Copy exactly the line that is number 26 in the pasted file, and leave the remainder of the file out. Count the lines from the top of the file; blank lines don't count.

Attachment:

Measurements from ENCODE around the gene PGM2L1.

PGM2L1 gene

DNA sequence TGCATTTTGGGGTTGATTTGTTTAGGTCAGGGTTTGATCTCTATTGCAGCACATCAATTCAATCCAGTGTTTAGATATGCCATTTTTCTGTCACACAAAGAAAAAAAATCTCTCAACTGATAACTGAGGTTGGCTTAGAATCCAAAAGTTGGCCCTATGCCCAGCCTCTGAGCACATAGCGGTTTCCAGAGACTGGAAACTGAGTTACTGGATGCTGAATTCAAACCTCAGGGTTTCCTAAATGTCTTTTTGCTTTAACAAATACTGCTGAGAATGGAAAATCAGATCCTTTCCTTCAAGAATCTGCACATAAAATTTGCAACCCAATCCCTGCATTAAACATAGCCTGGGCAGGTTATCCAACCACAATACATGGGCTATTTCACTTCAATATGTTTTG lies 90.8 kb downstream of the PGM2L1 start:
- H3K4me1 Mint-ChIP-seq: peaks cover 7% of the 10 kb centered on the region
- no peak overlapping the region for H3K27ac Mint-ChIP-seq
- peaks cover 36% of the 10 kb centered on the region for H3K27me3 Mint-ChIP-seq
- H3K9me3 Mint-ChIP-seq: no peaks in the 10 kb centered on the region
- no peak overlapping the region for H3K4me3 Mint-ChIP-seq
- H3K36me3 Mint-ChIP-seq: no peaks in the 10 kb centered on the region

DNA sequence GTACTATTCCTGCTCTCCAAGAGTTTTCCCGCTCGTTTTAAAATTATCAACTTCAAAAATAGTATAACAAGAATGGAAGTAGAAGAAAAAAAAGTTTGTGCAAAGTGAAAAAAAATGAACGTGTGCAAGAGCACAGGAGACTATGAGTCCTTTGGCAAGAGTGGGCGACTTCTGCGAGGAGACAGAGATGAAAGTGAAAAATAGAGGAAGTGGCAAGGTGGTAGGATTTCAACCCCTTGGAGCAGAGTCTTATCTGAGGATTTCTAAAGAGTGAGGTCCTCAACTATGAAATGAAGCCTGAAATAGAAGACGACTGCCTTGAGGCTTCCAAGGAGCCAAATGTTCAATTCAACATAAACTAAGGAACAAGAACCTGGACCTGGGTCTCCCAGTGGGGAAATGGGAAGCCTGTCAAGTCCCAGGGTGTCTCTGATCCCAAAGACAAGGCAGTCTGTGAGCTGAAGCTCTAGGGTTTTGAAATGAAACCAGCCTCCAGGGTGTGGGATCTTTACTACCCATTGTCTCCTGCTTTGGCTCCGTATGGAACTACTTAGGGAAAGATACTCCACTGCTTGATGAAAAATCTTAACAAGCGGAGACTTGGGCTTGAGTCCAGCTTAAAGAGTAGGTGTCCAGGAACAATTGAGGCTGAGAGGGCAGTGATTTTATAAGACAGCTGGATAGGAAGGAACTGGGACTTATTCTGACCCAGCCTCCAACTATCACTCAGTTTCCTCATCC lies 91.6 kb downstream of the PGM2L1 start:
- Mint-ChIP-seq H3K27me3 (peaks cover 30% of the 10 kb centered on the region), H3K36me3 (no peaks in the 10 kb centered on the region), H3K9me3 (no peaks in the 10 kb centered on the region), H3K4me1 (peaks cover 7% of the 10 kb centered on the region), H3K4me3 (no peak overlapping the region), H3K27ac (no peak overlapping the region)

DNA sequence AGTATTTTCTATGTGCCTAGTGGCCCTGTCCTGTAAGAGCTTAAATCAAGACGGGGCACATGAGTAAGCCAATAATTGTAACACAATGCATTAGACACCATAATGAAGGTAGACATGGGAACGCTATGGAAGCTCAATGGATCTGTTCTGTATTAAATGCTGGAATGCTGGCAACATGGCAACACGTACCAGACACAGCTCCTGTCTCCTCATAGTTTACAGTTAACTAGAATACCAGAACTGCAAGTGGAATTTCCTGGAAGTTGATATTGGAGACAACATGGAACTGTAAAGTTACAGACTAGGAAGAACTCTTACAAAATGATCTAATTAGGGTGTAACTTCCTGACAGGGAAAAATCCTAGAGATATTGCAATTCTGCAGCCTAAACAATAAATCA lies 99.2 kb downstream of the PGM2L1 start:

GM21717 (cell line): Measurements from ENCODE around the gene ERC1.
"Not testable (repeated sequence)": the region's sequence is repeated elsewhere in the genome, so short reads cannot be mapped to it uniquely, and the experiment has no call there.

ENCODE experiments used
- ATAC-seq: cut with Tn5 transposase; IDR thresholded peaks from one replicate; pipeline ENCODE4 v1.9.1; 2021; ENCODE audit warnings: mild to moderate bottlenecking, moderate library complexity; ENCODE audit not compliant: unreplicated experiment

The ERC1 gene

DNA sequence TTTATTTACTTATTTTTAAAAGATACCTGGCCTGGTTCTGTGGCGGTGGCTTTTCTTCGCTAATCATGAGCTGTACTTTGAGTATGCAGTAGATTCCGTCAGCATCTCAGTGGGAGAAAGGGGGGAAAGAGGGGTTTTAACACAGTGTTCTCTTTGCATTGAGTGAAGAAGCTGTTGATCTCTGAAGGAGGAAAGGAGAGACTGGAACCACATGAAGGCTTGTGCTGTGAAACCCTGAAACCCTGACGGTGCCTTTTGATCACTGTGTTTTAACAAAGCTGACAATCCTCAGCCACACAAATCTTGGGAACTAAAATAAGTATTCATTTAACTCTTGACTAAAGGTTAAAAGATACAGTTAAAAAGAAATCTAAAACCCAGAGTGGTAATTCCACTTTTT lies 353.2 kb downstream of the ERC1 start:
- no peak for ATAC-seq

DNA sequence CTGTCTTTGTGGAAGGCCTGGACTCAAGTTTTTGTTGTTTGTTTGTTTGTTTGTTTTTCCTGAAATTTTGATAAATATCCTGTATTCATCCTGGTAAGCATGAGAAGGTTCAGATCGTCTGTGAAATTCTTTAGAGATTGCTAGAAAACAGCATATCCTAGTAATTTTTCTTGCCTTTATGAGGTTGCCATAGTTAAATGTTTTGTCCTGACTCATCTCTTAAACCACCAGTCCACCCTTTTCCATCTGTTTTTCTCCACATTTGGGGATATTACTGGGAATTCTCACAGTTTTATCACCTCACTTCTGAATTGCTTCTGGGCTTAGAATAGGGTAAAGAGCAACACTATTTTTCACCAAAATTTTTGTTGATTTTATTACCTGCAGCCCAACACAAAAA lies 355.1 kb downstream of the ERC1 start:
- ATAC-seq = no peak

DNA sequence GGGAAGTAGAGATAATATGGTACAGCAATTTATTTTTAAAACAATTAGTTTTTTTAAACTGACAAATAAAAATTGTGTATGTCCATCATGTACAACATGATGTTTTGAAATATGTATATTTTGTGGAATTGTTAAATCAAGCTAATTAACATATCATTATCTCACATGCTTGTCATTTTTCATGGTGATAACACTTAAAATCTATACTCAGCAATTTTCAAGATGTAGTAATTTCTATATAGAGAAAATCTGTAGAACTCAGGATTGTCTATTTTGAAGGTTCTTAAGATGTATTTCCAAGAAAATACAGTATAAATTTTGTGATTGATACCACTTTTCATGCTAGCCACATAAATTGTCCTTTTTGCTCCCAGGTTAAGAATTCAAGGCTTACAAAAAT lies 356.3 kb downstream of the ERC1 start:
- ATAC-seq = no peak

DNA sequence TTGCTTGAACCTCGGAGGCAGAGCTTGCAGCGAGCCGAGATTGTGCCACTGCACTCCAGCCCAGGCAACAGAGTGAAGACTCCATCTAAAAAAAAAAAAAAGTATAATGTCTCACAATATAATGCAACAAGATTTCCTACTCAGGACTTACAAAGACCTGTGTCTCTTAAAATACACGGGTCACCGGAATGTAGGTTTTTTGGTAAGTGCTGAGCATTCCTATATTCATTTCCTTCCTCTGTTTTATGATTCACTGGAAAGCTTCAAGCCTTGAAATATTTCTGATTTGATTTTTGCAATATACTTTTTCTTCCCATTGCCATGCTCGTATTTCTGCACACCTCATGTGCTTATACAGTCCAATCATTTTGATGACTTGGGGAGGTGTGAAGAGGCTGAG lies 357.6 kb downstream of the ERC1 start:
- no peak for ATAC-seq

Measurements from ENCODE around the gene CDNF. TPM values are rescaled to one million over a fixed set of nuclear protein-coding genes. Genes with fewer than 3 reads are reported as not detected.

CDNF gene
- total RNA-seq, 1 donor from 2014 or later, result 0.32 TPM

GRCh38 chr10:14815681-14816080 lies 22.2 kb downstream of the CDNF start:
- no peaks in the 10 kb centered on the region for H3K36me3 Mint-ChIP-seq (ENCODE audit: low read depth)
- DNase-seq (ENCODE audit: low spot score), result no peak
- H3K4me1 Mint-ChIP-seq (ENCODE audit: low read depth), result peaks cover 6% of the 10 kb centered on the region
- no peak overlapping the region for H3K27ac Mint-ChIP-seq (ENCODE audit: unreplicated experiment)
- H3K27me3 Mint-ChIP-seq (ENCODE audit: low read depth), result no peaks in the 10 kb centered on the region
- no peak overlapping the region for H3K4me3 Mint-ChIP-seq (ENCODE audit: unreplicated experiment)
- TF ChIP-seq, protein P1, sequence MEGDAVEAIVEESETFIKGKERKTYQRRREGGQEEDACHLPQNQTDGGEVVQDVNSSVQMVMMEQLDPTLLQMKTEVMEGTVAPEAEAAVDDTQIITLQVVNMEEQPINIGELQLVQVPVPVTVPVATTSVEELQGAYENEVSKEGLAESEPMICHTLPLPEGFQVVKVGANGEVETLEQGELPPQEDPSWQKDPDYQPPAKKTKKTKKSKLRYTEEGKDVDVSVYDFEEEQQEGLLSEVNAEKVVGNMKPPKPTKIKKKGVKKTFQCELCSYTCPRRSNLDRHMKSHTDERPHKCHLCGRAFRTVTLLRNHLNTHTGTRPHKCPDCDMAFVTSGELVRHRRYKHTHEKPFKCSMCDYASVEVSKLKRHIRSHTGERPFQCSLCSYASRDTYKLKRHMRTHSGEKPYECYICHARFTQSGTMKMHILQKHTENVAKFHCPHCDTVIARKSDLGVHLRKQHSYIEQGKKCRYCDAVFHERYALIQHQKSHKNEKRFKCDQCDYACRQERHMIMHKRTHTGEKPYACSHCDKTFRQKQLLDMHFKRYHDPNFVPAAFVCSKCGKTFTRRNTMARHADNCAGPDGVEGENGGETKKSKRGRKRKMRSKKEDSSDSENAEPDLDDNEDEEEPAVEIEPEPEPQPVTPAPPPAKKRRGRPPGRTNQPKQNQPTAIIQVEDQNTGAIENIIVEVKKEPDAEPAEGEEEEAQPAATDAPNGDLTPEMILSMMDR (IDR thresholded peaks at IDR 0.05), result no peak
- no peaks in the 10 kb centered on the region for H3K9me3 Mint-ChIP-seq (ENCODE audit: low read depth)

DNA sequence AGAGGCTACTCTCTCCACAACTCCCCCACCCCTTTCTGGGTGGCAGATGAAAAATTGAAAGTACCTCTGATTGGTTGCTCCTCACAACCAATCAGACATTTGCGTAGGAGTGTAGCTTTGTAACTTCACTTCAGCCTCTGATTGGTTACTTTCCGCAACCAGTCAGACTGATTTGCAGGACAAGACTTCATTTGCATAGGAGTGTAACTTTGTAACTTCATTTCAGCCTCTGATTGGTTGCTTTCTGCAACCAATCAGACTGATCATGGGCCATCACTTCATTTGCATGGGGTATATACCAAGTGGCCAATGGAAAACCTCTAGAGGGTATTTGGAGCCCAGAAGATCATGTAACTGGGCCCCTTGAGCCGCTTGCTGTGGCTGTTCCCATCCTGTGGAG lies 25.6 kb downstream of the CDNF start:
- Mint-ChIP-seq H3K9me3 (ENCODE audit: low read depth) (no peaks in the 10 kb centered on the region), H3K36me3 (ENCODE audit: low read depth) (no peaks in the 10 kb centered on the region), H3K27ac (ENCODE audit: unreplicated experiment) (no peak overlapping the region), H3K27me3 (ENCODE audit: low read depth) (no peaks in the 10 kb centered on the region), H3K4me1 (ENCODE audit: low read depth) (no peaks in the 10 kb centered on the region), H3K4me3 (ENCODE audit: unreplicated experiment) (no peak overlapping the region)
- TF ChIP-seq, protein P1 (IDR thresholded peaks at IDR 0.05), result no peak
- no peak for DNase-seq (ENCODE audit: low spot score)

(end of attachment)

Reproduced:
Measurements from ENCODE around the gene CDNF. TPM values are rescaled to one million over a fixed set of nuclear protein-coding genes. Genes with fewer than 3 reads are reported as not detected.